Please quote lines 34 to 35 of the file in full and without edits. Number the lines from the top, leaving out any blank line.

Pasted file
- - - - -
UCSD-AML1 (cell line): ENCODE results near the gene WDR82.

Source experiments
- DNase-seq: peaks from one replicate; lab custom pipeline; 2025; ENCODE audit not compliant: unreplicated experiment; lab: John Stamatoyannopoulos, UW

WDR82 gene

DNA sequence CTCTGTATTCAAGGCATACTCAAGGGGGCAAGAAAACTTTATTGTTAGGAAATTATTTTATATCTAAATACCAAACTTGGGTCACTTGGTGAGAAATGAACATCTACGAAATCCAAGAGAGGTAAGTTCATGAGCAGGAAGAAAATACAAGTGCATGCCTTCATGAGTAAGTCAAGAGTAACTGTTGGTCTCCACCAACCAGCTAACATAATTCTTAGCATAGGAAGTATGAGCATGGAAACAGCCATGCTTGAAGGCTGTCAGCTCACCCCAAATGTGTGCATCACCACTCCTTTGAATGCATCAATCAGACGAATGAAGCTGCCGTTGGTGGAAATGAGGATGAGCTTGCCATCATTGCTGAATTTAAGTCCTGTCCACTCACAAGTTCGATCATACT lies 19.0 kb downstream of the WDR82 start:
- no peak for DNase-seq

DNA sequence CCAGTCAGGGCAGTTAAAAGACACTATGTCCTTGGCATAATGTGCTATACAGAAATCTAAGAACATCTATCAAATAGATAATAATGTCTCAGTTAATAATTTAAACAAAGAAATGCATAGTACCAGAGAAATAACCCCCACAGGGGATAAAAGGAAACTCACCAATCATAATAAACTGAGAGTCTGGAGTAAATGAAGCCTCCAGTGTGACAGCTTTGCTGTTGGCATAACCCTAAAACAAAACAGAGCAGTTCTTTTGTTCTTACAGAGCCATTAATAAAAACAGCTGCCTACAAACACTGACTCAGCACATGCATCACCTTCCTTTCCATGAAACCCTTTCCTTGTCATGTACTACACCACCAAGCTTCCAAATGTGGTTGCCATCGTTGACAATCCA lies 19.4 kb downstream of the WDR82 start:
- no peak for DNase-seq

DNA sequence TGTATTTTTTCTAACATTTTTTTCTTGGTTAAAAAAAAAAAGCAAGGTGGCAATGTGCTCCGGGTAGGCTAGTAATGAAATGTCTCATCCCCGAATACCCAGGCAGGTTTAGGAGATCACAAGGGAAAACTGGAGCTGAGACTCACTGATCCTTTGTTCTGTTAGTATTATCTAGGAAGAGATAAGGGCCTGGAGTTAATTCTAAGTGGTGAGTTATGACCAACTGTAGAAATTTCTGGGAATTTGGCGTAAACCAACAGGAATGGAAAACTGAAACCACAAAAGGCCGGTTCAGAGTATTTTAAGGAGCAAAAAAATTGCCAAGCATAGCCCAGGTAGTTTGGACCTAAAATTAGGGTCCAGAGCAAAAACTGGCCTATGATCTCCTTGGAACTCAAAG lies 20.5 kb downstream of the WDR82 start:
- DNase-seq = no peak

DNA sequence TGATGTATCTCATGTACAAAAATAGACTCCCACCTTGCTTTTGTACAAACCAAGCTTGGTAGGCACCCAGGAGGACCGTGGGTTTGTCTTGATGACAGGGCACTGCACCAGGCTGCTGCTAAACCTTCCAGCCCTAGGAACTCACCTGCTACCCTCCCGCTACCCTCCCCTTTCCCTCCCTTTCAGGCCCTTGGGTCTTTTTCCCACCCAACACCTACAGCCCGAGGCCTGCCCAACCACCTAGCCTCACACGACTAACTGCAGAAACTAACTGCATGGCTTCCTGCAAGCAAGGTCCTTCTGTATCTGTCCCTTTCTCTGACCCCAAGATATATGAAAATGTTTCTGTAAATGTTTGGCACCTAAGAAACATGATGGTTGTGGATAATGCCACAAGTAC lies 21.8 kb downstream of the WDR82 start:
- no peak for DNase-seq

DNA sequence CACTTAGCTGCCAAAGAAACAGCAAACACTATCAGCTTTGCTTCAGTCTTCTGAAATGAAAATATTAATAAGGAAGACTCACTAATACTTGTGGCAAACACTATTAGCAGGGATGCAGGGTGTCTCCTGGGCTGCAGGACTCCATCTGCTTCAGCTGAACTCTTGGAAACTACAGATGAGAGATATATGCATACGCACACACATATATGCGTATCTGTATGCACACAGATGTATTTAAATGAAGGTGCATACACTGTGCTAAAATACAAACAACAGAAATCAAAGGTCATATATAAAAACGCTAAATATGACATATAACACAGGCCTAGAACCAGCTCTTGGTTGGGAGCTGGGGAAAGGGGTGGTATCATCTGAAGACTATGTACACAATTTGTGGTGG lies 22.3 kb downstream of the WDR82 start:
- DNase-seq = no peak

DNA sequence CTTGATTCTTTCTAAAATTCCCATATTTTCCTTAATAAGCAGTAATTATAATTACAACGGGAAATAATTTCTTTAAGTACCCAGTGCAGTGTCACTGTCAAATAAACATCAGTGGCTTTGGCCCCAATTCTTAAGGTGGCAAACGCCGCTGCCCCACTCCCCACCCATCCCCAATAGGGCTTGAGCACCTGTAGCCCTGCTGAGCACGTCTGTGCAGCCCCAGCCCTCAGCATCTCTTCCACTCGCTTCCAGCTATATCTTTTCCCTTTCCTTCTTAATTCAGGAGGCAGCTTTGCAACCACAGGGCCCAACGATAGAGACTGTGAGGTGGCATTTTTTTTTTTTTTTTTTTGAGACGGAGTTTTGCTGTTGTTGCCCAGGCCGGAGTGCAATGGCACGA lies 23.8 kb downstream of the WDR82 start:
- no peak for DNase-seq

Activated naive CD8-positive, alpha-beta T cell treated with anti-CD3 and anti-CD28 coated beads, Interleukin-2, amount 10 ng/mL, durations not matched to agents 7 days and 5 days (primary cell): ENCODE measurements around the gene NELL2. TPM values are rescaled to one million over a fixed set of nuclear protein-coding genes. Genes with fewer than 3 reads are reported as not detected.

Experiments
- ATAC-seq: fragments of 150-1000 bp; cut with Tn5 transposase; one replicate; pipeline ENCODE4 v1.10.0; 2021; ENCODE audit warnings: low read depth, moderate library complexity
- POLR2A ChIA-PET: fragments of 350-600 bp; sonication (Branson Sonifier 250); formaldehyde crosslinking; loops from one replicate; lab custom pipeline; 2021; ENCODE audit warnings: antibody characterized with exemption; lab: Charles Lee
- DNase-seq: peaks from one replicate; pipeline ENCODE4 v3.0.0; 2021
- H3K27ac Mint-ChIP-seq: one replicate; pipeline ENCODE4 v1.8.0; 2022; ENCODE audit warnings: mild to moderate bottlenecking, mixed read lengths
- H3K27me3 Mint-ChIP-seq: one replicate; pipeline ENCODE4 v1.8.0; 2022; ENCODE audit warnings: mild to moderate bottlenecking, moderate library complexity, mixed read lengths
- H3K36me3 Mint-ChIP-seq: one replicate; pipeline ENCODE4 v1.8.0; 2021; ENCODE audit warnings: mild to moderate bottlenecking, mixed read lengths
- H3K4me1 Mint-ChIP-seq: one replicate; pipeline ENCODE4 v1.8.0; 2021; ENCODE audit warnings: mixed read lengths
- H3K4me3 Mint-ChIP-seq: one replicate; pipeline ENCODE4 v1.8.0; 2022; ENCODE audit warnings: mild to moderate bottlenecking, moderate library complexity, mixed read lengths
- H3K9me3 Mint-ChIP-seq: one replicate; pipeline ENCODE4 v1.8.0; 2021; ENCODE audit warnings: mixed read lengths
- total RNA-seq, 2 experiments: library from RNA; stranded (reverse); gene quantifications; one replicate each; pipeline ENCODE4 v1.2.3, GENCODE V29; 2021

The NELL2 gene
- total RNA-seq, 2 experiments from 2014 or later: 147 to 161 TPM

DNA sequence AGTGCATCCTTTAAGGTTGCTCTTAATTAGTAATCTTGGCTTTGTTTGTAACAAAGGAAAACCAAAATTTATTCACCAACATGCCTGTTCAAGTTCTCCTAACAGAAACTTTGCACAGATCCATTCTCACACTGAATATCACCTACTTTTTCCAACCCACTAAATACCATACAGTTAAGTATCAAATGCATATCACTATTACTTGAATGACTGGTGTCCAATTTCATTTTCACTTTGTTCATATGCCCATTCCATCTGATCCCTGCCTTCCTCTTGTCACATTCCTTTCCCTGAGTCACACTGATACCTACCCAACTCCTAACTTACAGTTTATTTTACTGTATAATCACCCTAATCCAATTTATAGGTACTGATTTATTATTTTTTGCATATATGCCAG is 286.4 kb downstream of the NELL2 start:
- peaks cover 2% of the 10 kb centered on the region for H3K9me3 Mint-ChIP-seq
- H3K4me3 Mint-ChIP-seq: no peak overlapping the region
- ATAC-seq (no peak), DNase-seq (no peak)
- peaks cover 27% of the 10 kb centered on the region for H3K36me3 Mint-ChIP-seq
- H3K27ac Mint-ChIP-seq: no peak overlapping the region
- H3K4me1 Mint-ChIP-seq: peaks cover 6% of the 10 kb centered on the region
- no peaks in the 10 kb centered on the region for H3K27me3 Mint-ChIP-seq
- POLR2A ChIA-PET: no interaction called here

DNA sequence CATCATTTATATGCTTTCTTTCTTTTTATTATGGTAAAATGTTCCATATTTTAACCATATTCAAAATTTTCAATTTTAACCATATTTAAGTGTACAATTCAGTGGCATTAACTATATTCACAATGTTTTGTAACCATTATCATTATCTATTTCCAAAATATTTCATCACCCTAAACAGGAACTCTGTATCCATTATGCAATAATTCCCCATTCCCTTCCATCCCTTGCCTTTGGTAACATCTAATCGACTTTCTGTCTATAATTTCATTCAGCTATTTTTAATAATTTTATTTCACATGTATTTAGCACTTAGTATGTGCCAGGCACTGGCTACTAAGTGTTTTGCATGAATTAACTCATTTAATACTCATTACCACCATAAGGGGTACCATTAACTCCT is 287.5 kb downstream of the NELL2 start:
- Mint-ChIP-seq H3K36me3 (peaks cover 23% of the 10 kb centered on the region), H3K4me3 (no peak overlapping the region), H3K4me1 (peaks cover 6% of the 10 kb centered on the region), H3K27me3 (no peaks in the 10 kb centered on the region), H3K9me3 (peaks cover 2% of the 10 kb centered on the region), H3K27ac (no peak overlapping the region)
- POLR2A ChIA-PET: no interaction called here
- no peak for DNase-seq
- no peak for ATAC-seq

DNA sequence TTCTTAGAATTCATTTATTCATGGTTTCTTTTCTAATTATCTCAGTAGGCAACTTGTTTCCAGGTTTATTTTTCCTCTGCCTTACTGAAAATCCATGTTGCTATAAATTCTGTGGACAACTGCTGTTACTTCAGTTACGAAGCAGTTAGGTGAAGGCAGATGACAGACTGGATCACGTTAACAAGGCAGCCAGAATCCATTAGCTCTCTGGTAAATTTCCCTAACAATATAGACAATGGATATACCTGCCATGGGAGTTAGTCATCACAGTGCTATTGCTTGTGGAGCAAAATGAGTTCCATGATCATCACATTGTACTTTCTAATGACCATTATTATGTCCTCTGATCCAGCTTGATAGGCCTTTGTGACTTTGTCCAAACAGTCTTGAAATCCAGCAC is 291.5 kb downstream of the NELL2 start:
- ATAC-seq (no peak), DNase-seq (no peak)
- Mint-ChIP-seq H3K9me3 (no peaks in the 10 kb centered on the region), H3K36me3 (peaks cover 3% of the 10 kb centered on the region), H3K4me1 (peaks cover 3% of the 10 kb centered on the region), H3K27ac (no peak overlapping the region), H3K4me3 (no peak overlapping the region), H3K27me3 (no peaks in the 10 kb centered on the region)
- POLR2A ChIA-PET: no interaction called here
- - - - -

- ATAC-seq (no peak), DNase-seq (no peak)
- peaks cover 27% of the 10 kb centered on the region for H3K36me3 Mint-ChIP-seq